Sweet Potato Louisiana’s Most Popular Vegetable

Linda F. Benedict, Smith, Tara, Labonte, Don R.

Donald R. La Bonte and Tara P. Smith

The sweet potato, which has grown to be Louisiana’s most popular vegetable, had its beginnings as a commercial crop in the early 1900s, when commercial sweet potato districts in the United States were developed along geographic lines to serve local needs. The first commercial sweet potato district in Louisiana originated near Sunset in St. Landry Parish around 1910.

During the 1920s and 1930s, consumers became increasingly aware of the nutritional qualities of sweet potatoes. About the same time, the Louisiana Agricultural Experiment Station released the Unit 1 Porto Rico, developed by Julian C. Miller. This new variety – which had an attractive skin and a moist, orange flesh high in vitamin A content – catapulted Louisiana into a national and international marketing campaign. As demand for orange, moist-flesh sweet potatoes increased, Louisiana producers were able to compete in more markets across the United States, many of which had traditionally been dominated by drier, white-fleshed sweet potato varieties.

The Louisiana industry coined the term “yam” in 1937 as part of a national marketing campaign to differentiate its product from the drier, white-fleshed types being grown on the East Coast. Eventually, the industry spread north into Avoyelles Parish in an effort to mitigate damage caused by the sweetpotato weevil. By the 1960s, the Oak Grove commercial district located in northeast Louisiana and the St. Francisville district in southeast Louisiana had also grown to considerable size. During the late 1980s following the release of the Beauregard variety, resurgence in acreage occurred along the Macon Ridge in north Louisiana. West Carroll, Morehouse, Richland and Franklin parishes in northeast Louisiana quickly became the largest production area in the state. In 1999, approximately 25,000 acres of sweet potatoes were produced in Louisiana. Present-day commercial production is concentrated in northeast Louisiana in Franklin, Richland, West Carroll and Morehouse parishes, in central Louisiana in Avoyelles and Rapides parishes and in southwest Louisiana in St. Landry, Evangeline and Acadia parishes.

Popularity of sweet potatoes soared during the years following the Great Depression. Sweet potatoes were considered a subsistence crop during this time and were grown not only commercially but in home gardens. Inputs such as fertilizer were rarely used because of costs, thus yields realized in many cases were marginal. Acreage in Louisiana’s peaked in 1935 at 123,000 acres. During that same year, U.S. acreage approached 1 million acres. Over the next several decades, sweet potato acreage decreased, transitioning into a specialty crop industry. Louisiana acreage has averaged about 14,000 over the past five years, while acreage in the United States in 2011 approached 134,000.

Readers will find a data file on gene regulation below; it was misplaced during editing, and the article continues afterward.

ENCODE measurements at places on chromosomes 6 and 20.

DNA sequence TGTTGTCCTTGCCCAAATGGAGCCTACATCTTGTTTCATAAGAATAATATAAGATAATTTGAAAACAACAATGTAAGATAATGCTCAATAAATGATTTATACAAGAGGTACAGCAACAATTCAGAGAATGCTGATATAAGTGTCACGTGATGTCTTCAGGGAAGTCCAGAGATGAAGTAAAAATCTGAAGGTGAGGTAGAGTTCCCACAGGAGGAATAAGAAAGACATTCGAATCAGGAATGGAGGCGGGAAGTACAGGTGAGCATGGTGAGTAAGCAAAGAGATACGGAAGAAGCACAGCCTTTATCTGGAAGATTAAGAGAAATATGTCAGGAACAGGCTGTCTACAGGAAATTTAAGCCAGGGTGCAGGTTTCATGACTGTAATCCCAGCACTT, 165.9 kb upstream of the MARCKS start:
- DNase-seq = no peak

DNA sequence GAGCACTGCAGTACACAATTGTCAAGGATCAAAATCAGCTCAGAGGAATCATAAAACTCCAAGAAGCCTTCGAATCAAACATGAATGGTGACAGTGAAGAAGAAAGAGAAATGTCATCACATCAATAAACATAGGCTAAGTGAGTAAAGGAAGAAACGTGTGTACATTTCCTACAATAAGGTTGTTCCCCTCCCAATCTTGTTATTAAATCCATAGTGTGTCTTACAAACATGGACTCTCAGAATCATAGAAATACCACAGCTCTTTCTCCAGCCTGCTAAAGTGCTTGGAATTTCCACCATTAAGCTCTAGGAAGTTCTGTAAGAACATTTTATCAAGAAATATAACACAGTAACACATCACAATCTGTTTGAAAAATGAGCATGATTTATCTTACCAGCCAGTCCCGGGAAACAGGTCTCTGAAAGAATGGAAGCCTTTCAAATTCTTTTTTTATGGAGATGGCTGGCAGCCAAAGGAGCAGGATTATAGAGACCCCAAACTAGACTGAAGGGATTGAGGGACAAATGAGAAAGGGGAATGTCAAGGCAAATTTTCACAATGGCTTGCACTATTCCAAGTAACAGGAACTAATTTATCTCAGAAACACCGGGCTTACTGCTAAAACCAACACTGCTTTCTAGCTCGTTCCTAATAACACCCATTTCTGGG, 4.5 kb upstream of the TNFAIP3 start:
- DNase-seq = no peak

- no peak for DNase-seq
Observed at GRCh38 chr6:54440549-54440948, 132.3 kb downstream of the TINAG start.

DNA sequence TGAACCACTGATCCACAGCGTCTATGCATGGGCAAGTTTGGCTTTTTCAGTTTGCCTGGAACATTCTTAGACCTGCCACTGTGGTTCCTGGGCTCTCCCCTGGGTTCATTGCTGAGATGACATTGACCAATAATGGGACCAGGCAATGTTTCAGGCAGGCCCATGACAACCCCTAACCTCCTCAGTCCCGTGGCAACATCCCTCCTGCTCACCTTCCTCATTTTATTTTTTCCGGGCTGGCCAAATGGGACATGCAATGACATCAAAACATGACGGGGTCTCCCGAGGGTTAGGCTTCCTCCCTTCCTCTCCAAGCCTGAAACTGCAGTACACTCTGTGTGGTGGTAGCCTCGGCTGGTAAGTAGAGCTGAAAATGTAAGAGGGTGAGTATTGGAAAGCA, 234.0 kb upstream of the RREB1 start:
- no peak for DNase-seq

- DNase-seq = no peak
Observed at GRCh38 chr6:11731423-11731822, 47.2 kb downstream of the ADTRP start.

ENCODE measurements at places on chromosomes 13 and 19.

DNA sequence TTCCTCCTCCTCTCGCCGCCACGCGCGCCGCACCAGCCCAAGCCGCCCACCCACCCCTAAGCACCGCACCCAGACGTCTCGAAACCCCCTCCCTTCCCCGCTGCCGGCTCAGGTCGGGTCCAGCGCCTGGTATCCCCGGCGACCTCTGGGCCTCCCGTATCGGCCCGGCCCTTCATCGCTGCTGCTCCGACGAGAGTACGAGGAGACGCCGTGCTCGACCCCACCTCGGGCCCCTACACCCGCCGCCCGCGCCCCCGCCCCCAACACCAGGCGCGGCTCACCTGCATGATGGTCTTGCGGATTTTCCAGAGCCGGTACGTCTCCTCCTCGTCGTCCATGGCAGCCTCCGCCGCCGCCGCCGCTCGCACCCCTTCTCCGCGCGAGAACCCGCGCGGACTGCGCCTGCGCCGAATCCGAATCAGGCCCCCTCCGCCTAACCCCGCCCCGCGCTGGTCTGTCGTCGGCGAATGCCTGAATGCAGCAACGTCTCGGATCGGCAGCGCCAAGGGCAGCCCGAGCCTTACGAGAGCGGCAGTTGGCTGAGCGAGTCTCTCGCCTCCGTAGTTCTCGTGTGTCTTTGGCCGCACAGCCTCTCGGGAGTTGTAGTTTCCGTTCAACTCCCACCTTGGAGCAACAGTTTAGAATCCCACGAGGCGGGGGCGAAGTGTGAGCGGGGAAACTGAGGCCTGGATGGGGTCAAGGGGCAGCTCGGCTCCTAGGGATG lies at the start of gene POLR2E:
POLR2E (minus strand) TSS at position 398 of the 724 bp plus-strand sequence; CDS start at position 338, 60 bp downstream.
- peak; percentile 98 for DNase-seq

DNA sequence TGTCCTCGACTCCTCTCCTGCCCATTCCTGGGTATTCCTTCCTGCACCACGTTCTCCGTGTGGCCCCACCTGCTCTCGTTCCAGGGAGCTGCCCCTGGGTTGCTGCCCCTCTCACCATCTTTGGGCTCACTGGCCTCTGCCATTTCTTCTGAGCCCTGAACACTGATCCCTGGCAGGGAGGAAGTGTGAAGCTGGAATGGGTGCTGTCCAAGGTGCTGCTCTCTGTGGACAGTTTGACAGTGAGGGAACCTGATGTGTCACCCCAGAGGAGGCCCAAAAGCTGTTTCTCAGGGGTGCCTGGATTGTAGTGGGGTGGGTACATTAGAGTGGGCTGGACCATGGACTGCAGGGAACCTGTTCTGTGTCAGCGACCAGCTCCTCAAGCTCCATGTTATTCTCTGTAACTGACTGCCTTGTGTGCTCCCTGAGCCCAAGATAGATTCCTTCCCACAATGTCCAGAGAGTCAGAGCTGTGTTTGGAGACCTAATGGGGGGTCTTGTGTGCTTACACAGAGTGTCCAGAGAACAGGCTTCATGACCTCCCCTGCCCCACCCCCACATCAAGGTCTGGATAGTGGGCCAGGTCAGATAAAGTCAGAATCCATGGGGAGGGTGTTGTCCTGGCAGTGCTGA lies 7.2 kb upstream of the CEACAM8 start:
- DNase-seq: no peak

Research and Development

The development of today’s high-yielding, delicious sweet potato varieties began in Louisiana more than 70 years ago. Julian C. Miller and others at the Louisiana Agricultural Experiment Station discovered how to induce flowering and seed set by trellising sweetpotato vines onto fences. They found that this straightforward technique stressed the plant and caused it to flower. This created a world of opportunity to develop new varieties for the industry by genetic recombination. A fast-paced effort ensued to collect sweet potato varieties from throughout the world and to make as many crosses between them as possible. Many of the varieties resisted flowering, and just a handful of seed was produced. Ever so slowly, however, new varieties arose to replace the varieties from the Caribbean, which had little or no disease resistance, poor and erratic yield, and a muted orange flesh.

Seventy years later LSU AgCenter researchers are still at it. Scientists including Miller, Travis and Teme Hernandez, Larry Rolston and Don La Bonte have left of legacy of sweet potato variety development. The scientists and their creations are as follows:

Julian C. Miller – Unit 1 Porto Rico, Acadian, Centennial, Earlyport, Goldrush, Heartogold, Pelican Processor, Queen Mary, Ranger, Lakan and Julian

Travis Hernandez and Teme Hernandez – Jasper, Eureka and Travis

Larry Rolston – Darby and Beauregard

Don La Bonte – Hernandez, Bienville, 96-117, Evangeline, Murasaki-29, Bonita, 05-111, 07-146

From Unit 1 Porto Rico to Beauregard to varieties slated for release in 2012 – LA 05-111 and LA 07-146 – sweet potato varieties released by the LSU AgCenter have improved not only the Louisiana sweet potato industry but sweet potato production around the world. Today’s researchers still use the nursery started by Miller years ago on the LSU campus in Baton Rouge. The breeding program builds on a legacy of methodical progress toward developing the perfect sweet potato.

Sweet Potato Diseases

Wes Martin, LSU AgCenter sweet potato plant pathologist, made several important discoveries that helped the sweet potato industry manage disease and produce healthy crops. He was the first to discover the causal organisms associated with soil rot – a disease that almost decimated the U.S. sweet potato industry – and circular spot. In addition, he was a key member of the team of plant pathologists who identified the cause of bacterial soft rot. Martin actively cooperated with the sweet potato breeding program and developed methods to screen for disease resistance still used today.

Martin was involved in development of several sweet potato varieties including Centennial, Eureka, Jasper, Julian and Travis. Because of Martin’s efforts and those, more recently of Chris Clark, diseases which once were the scourge of the industry – fusarium wilt, soil rot and russet crack – are no longer an issue. New varieties now are bred for disease resistance.

Pest Management

Several LSU AgCenter scientists have contributed valuable information over the years related to sweet potato pest management. Entomologists have conducted research on how insects affect sweet potatoes and have developed management strategies for these insects. Soil insects such as the sweetpotato weevil, white grubs, cucumber beetles, wireworms and the sugarcane beetle have all threatened the industry. Many of these insects, such as the sweetpotato weevil, are now effectively managed because of the efforts of scientists such as Larry Rolston, Jack Bagent, Abner Hammond and Rick Story.